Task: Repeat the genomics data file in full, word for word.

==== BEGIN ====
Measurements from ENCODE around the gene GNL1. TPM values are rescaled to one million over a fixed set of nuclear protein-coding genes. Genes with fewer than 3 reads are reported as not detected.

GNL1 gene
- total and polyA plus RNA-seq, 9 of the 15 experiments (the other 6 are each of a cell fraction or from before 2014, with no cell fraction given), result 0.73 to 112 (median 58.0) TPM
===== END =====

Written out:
Measurements from ENCODE around the gene GNL1. TPM values are rescaled to one million over a fixed set of nuclear protein-coding genes. Genes with fewer than 3 reads are reported as not detected.

GNL1 gene
- total and polyA plus RNA-seq, 9 of the 15 experiments (the other 6 are each of a cell fraction or from before 2014, with no cell fraction given), result 0.73 to 112 (median 58.0) TPM